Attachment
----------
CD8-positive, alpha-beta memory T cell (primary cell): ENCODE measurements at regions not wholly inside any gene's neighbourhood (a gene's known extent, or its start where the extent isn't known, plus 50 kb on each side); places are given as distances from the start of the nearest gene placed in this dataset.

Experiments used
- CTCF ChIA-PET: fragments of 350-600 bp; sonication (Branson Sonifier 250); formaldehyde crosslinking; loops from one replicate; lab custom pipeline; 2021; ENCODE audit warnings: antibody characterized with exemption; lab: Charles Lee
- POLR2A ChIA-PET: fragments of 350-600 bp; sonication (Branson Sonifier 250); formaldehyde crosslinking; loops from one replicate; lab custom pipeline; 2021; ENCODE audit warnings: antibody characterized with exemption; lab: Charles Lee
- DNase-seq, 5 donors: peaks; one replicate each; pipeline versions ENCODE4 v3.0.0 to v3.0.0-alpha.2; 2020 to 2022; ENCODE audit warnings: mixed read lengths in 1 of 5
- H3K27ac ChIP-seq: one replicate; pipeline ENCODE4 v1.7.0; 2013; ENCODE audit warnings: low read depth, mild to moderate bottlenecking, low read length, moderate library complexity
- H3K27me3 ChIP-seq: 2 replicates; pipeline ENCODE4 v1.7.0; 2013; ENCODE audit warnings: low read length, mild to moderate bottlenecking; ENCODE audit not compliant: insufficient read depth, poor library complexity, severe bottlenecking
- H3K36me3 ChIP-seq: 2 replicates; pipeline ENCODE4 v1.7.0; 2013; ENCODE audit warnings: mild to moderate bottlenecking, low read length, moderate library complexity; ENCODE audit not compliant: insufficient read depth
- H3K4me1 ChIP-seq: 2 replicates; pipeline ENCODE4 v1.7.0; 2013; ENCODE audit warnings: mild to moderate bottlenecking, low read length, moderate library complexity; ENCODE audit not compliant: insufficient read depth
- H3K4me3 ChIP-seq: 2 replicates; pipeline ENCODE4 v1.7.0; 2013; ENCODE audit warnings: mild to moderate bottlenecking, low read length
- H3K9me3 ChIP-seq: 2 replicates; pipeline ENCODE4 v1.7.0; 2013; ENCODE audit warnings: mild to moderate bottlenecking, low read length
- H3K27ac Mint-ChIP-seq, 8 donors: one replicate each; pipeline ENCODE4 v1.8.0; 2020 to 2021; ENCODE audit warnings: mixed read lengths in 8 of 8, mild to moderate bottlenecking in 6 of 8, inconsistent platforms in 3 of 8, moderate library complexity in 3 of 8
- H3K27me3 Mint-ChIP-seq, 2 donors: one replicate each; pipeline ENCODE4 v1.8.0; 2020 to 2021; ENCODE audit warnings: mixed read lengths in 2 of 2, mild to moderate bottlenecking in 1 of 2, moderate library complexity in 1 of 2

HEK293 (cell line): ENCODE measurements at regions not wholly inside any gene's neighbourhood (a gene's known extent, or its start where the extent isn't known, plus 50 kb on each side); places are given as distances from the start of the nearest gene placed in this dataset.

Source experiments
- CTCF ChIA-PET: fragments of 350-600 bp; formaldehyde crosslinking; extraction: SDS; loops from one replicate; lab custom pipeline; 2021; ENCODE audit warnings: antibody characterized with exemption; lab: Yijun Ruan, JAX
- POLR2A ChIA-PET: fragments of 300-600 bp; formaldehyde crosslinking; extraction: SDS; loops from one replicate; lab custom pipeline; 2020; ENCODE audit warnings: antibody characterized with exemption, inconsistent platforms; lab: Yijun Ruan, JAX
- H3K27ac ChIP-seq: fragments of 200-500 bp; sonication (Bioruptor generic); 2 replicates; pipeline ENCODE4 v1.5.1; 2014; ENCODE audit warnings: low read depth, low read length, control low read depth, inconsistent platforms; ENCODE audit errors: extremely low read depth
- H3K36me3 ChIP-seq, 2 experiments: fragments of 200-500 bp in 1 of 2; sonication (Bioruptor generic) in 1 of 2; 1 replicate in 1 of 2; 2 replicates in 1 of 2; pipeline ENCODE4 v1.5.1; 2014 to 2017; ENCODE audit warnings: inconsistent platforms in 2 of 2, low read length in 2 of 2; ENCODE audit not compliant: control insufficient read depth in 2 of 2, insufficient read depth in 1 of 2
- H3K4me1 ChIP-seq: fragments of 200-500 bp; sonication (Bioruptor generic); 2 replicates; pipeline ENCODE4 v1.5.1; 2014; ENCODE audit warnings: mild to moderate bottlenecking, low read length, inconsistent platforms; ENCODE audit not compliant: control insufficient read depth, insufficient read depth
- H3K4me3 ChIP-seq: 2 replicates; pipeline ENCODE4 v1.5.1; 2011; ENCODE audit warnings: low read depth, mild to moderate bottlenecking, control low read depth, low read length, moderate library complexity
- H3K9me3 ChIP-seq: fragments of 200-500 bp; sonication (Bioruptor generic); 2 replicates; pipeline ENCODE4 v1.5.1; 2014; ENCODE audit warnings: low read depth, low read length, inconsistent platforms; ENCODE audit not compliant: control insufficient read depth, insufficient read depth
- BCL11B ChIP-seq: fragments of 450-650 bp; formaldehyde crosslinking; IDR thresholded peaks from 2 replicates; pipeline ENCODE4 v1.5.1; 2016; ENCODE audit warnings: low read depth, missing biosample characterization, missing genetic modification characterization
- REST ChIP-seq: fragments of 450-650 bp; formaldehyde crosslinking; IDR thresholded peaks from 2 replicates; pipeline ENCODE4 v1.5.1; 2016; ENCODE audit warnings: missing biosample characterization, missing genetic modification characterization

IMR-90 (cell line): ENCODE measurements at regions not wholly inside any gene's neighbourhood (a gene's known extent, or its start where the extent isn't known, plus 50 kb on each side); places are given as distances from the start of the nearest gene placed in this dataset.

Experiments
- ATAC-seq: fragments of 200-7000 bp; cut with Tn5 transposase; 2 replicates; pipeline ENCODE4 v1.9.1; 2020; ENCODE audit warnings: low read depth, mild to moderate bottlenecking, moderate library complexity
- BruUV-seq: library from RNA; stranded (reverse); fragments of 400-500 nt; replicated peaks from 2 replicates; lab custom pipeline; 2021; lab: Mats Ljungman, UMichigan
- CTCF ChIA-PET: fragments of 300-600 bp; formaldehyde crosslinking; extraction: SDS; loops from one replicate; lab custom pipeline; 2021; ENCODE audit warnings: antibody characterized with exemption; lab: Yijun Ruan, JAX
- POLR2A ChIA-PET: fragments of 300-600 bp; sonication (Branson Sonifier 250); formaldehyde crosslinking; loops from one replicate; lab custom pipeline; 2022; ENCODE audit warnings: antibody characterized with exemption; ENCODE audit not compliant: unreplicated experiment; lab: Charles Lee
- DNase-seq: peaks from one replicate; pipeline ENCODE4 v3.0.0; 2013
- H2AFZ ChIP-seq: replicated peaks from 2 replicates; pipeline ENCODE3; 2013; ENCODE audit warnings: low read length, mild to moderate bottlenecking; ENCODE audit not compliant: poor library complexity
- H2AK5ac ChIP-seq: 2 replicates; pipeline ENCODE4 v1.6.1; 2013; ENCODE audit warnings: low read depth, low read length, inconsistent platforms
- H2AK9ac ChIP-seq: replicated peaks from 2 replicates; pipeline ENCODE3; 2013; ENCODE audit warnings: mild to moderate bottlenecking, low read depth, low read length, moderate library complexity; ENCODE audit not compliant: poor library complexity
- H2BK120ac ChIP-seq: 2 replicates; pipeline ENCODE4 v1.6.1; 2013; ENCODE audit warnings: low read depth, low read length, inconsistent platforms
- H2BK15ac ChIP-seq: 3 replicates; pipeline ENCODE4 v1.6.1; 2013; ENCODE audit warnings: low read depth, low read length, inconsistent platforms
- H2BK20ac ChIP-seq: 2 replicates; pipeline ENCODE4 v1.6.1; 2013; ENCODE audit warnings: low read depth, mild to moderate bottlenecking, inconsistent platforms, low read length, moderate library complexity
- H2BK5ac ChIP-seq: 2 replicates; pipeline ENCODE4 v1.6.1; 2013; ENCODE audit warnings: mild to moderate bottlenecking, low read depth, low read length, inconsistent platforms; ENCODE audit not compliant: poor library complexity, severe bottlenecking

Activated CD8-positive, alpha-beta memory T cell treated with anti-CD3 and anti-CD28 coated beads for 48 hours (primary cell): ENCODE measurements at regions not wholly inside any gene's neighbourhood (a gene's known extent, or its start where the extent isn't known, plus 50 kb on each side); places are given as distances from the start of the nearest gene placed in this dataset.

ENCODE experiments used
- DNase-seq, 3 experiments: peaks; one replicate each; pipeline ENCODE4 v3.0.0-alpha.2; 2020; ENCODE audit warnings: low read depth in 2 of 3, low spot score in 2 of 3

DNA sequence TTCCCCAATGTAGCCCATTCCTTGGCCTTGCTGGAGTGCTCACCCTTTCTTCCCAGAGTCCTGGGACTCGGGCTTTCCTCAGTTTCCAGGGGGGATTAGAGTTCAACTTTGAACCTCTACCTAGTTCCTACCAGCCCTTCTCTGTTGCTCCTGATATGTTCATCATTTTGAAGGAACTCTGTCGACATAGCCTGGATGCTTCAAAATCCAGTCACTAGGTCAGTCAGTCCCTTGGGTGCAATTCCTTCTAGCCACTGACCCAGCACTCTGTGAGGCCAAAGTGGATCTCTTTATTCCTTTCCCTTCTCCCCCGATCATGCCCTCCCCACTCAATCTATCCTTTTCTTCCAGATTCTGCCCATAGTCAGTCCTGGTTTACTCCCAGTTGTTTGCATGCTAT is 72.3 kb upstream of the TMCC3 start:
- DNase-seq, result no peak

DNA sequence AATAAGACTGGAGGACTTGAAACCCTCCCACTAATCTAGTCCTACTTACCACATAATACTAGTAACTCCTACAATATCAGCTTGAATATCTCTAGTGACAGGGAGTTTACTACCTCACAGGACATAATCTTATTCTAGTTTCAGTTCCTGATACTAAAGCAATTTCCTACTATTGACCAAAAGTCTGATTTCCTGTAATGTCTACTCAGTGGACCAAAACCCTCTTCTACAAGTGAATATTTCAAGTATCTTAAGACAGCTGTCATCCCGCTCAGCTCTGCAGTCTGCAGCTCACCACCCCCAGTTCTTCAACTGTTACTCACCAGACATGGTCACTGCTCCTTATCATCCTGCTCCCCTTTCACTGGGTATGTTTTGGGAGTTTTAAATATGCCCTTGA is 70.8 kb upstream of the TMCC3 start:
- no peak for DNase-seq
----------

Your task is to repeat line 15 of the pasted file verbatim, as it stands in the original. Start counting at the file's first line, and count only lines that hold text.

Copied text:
Source experiments